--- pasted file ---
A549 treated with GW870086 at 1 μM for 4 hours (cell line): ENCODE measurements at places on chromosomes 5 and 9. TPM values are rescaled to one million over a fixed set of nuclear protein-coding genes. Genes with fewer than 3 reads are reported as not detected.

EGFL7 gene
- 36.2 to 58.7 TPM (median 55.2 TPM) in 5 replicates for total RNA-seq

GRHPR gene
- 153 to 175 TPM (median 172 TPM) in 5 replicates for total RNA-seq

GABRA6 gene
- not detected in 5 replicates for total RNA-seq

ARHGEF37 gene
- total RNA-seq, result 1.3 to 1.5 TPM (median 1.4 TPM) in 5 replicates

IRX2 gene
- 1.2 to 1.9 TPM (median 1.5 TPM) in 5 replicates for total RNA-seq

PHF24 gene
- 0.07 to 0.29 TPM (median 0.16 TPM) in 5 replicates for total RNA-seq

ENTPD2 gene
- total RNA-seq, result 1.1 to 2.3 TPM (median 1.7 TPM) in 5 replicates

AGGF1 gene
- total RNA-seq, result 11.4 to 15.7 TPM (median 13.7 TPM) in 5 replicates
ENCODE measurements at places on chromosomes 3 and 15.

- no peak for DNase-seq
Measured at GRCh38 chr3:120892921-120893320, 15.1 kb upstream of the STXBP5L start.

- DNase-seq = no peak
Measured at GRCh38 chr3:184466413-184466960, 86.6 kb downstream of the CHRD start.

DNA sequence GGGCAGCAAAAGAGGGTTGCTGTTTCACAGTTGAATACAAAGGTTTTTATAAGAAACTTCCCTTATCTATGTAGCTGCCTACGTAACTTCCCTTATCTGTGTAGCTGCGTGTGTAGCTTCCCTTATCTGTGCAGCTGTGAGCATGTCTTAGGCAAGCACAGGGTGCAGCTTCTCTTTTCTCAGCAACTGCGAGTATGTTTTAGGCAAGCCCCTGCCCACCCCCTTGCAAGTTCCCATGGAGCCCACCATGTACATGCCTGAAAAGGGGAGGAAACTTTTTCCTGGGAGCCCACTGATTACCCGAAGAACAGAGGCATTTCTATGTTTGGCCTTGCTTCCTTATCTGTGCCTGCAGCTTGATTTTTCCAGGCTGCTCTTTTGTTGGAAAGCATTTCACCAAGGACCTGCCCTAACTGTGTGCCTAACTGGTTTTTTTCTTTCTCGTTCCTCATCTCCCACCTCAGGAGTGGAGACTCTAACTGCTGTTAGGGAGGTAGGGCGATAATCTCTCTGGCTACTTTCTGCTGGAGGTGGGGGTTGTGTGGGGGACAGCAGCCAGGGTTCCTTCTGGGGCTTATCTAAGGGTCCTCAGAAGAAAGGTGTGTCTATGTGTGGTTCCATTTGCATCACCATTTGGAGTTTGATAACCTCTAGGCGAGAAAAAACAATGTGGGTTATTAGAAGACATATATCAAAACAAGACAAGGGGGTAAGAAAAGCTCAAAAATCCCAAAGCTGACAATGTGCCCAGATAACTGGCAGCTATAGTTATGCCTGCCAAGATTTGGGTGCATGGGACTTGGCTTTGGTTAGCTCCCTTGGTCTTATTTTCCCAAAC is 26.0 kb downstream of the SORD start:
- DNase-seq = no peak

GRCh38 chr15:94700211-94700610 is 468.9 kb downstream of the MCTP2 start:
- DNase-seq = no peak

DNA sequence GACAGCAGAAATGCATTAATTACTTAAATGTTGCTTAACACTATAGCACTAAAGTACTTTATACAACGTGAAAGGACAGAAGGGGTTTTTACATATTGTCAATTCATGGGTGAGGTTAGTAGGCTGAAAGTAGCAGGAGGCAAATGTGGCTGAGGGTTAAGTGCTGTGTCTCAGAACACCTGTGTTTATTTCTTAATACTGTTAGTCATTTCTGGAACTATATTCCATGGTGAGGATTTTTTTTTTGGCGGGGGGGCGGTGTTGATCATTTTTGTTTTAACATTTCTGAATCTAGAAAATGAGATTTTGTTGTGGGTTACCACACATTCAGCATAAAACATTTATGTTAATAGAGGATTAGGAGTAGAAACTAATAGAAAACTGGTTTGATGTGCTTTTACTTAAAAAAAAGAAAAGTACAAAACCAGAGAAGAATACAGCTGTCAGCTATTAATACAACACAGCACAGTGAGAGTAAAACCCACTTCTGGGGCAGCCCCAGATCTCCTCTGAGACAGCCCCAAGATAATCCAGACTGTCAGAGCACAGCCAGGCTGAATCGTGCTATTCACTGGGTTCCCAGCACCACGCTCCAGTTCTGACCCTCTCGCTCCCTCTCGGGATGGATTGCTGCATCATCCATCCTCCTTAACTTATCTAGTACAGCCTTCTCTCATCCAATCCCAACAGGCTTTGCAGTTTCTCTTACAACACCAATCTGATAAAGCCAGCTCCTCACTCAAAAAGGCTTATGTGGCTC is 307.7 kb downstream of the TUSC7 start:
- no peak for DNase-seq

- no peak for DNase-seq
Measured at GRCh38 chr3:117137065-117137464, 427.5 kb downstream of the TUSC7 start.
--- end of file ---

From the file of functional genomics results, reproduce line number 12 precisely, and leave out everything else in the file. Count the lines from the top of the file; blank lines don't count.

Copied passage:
PHF24 gene